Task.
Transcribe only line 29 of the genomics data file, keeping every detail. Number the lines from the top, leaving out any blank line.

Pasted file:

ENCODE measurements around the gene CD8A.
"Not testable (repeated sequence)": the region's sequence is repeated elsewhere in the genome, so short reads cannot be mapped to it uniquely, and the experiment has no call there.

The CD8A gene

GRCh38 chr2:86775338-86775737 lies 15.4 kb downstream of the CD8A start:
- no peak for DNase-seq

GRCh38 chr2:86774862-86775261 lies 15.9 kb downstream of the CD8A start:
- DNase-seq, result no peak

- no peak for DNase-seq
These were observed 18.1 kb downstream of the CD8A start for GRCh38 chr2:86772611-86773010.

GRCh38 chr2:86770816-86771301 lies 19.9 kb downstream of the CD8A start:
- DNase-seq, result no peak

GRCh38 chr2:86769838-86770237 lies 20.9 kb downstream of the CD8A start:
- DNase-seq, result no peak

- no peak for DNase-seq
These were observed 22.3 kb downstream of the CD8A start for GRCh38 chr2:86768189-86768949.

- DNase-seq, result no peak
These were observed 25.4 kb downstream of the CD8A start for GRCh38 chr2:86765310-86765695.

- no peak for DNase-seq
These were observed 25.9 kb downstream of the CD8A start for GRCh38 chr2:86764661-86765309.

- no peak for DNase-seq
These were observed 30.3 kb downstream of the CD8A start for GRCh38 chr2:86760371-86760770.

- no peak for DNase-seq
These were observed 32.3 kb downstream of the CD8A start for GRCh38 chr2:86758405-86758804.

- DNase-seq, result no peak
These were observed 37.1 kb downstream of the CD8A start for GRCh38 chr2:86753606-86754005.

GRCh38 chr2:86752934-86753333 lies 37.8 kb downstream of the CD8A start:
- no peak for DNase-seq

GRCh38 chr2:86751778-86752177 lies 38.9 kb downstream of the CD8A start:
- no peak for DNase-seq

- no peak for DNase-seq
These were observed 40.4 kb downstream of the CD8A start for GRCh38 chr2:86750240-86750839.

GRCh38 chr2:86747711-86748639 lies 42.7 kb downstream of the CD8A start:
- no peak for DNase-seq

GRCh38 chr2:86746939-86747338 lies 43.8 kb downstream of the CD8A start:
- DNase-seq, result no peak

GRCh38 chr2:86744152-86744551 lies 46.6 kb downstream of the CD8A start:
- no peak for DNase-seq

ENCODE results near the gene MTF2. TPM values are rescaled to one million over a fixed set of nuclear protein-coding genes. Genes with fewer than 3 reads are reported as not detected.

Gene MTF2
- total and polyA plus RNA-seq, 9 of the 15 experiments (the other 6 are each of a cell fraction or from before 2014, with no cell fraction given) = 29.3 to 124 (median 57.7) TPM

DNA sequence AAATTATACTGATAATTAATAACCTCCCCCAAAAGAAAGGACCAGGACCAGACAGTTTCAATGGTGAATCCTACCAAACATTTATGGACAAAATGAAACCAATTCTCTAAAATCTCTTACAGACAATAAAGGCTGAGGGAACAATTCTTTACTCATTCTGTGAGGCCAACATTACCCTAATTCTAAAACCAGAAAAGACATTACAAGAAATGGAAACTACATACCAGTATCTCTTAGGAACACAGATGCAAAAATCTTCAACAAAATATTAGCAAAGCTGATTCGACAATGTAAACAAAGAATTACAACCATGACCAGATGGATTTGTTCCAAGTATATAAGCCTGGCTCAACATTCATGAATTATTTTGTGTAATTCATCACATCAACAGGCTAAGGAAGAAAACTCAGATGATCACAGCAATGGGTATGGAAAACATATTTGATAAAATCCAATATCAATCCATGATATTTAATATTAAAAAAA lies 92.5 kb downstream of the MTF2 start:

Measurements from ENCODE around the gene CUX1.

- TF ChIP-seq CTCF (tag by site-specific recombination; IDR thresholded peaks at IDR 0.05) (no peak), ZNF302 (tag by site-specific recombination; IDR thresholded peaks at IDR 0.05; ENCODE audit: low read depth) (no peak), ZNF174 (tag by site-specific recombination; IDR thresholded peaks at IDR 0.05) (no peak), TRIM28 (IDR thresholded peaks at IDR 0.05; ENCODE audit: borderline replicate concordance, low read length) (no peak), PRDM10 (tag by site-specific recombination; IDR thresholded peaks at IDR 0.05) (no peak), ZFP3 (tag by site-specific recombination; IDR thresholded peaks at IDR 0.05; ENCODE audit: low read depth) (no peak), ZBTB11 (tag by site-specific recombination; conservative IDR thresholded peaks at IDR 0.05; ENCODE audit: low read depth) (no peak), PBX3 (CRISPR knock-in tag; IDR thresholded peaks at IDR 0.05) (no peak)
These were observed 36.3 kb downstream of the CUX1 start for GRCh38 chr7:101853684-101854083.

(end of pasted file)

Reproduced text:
- no peak for DNase-seq